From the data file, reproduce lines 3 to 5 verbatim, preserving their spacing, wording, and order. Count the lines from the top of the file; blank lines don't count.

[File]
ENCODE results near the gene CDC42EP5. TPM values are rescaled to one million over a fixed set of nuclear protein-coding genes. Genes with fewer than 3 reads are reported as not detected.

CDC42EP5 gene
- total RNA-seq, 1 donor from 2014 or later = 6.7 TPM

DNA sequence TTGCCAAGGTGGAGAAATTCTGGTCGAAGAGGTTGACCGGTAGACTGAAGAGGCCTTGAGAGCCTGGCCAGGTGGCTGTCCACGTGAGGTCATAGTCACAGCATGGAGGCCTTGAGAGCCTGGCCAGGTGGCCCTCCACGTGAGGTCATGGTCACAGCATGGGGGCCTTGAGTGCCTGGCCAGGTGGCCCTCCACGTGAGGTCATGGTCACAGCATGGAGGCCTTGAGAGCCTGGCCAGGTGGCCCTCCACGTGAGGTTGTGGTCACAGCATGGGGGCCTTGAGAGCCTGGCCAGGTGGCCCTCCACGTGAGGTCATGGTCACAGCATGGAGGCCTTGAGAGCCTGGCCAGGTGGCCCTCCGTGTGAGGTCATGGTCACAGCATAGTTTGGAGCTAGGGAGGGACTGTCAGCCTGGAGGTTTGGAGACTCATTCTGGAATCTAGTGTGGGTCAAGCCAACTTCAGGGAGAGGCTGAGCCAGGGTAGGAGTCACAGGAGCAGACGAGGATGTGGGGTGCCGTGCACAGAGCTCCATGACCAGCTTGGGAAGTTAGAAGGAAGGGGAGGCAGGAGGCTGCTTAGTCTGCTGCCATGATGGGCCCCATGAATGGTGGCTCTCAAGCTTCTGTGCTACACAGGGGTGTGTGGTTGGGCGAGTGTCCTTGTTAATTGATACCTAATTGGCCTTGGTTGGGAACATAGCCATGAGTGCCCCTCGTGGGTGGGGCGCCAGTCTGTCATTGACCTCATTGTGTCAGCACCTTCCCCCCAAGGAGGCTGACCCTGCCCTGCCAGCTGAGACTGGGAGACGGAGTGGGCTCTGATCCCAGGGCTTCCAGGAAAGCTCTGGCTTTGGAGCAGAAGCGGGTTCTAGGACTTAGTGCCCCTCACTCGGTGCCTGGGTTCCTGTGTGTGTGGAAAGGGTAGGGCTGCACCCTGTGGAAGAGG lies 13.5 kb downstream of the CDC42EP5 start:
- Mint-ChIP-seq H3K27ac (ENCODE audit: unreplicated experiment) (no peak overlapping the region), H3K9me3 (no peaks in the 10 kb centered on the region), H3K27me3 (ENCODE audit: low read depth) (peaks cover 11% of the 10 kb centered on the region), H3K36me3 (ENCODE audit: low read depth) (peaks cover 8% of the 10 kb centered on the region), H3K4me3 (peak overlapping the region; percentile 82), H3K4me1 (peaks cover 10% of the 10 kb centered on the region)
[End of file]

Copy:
- total RNA-seq, 1 donor from 2014 or later = 6.7 TPM

DNA sequence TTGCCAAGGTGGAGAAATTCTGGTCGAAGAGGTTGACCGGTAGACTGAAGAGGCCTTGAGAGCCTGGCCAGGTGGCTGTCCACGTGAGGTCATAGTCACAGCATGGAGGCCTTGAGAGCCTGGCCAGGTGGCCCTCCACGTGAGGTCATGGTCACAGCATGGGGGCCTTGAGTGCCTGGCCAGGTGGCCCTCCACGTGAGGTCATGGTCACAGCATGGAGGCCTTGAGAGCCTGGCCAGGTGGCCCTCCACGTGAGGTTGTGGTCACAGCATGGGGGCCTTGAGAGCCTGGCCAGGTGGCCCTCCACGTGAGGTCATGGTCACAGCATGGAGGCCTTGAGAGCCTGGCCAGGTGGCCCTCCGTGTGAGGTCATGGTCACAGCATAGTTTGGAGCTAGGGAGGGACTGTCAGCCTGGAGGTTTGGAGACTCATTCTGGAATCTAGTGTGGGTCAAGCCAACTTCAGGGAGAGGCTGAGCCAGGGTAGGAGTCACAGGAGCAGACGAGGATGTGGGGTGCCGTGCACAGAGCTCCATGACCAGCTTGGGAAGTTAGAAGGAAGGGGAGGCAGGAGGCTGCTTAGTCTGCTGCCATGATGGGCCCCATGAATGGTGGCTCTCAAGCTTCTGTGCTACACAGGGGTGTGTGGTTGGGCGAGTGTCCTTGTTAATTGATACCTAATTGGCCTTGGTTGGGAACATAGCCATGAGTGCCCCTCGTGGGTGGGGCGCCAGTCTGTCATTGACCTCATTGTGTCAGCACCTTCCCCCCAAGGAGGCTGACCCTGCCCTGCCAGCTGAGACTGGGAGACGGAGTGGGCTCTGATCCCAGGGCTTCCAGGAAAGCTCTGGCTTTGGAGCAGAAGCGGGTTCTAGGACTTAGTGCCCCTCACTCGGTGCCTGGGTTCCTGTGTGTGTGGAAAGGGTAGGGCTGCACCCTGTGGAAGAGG lies 13.5 kb downstream of the CDC42EP5 start:
- Mint-ChIP-seq H3K27ac (ENCODE audit: unreplicated experiment) (no peak overlapping the region), H3K9me3 (no peaks in the 10 kb centered on the region), H3K27me3 (ENCODE audit: low read depth) (peaks cover 11% of the 10 kb centered on the region), H3K36me3 (ENCODE audit: low read depth) (peaks cover 8% of the 10 kb centered on the region), H3K4me3 (peak overlapping the region; percentile 82), H3K4me1 (peaks cover 10% of the 10 kb centered on the region)